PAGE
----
Washington, D.C., March 3, 1965. Hon. WARREN G. MAGNUSON, Chairman, Committee on Commerce, U.S. Senate.
DEAR MR. CHAIRMAN: We have your letter of January 14, 1965, asking for our comments on S. 325.
S. 325 proposes to add to the Interstate Commerce Act, 49 U.S.C. 1 et seq., a new part to be designated part VI, concerned with making available financial and other aid to railroads for the preservation and improvement of passenger train service and facilities, and for other purposes. The ills of railroads operating passenger services and the problems of the traveling public-particularly the rail commuter population of metropolitan areas—have received widespread attention in recent years. Section 13a was added to the Interstate Commerce Act by the Transportation Act of 1958, 49 U.S.C. 13a, to provide more equitable treatment of carriers with respect to the discontinuance of unnecessary and unprofitable passenger service.
The railroad loan guarantee program, part V of the Interstate Commerce Act, 49 U.S.C. 1231 et seq., which expired June 30, 1963, was intended to assist needy railroads in obtaining the financing necessary to support both passenger and freight services. We note that the Urban Mass Transportation Act of 1964, Public Law No. 88–365, July 9, 1964, 78 Stat. 302, provides for grants or loans to States and local governments to accomplish the purposes of that act in the de. velopment of comprehensive and coordinated mass transportation systems.
State and local aid of various types, including tax relief and outright financial grants, have been provided, particularly to the New York, New Haven & Hartford Railroad Co. serving the New York metropolitan area. So far these measures have not met with notable success; in fact, the trustees in reorganization of the New Haven are currently seeking to terminate passenger service to a number of Westchester County, N.Y., communities, with the aim of ultimately phasing out completely commuter service in New York and Connecticut.
S. 325 would accomplish its purpose by making direct financial aid available to railroads performing passenger services. Section 609 provides that up to $100 million is authorized to be appropriated to that end. Section 603 provides that railroads subject to the Interstate Commerce Act would make application to the Interstate Commerce Commission for financial aid in the operation of a passenger train or trains required by the present or future public convenience and necessity. Section 604 provides that the maximum amount of such aid would be the expenses incurred in the preceding calendar year for the maintenance of way and structures which solely related to passenger service, plus any expenses incurred during the same period by any State, or political subdivision thereof, that would, if incurred by the applicant, be directly related to passenger service, and that portion of common expenses incurred during such period by the applicant in the maintenance of way and structures assignable to railroad passenger services.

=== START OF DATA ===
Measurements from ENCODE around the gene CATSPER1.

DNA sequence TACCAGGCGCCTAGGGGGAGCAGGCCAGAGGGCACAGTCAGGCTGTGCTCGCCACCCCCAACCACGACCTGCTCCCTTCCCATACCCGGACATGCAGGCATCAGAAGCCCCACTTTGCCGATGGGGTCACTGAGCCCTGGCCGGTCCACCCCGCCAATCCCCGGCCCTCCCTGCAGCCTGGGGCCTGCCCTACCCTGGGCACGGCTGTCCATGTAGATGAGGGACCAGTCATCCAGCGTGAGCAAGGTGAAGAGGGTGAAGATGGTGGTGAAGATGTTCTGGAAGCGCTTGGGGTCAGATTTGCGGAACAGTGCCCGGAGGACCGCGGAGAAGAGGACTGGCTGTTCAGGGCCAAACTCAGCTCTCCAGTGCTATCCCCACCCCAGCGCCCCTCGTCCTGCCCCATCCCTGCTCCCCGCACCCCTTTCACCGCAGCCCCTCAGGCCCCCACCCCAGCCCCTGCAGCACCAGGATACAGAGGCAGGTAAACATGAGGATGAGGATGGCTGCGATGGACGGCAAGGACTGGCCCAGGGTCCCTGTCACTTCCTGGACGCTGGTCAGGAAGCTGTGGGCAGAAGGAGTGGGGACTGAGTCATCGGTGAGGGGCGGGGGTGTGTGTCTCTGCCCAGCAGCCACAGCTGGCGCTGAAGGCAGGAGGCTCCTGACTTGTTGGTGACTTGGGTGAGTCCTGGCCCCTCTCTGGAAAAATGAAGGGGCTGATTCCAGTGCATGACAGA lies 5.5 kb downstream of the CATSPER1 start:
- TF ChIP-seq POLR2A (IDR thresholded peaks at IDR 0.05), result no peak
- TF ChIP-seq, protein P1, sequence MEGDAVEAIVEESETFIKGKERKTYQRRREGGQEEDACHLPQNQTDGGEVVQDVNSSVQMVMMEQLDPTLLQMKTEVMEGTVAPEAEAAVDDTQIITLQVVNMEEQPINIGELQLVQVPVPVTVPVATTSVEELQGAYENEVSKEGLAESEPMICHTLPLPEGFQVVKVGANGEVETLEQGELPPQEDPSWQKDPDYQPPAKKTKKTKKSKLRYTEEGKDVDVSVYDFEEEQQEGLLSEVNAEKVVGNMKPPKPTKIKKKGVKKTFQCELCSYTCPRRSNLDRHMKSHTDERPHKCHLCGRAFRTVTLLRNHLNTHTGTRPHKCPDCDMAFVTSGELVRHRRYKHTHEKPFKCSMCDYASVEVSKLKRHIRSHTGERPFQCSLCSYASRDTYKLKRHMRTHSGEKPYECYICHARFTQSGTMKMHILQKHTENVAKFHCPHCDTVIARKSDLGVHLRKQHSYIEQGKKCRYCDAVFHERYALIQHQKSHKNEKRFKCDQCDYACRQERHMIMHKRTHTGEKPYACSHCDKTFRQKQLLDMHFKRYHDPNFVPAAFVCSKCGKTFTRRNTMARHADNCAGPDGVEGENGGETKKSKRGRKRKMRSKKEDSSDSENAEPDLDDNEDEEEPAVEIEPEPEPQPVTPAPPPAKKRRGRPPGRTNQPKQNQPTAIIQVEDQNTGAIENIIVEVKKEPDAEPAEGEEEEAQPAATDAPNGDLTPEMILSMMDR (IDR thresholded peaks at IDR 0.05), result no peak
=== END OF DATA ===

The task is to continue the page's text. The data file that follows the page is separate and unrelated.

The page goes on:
According to Senator Ribicoff, who introduced S. 325, Federal assistance would not exceed whatever financial aid is available from the States, including tax forgiveness. Page 295, Congressional Record for January 7, 1965. Subsection 604 (b) might be made somewhat clearer in this respect if the word subsection were substituted for the word paragraph in lines 3 and 4 on page 5 of the bill. Subsection 604 (c) makes final the decision of the Commission as to the amount of aid to be extended. Such a provision would appear to limit the applicability of section 305 of the Budget and Accounting Act, 1921, 31 U.S.C. 71, requiring that all claims and demands by or against the United States shall be settled and adjusted in the General Accounting Office. We recommend that section 604 (c) be removed or modified.
Additionally, it is noted that section 604 of the bill does not provide any specific criteria for determining the actual amount (within the maximum amount determinable under the formula set forth) of financial aid to be granted. If it is not intended that the maximum amount generally will be the actual amount paid in each instance, your committee may wish to include some such specific criteria. Section 605 of the bill provides for application by any railroad in passenger service for financial aid in the acquisition and modernization of passenger equipment. As in the case of section 604, some specific criteria relative to the actual amount to be granted may be appropriate for inclusion.
The bill differs substantially in scope from the railroad loan guarantee program in effect until June 30, 1963, part V of the Interstate Commerce Act, 49 U.S.C. 1231 et seq. Under that program the Government guaranteed loans made to the railroads by various banking institutions. The present bill proposes direct aid by the Government to the applicant railroads to the maximum extent that similar aid is granted by any State. No provision is made for the ultimate reimbursement of such financial aid as may be granted under this bill.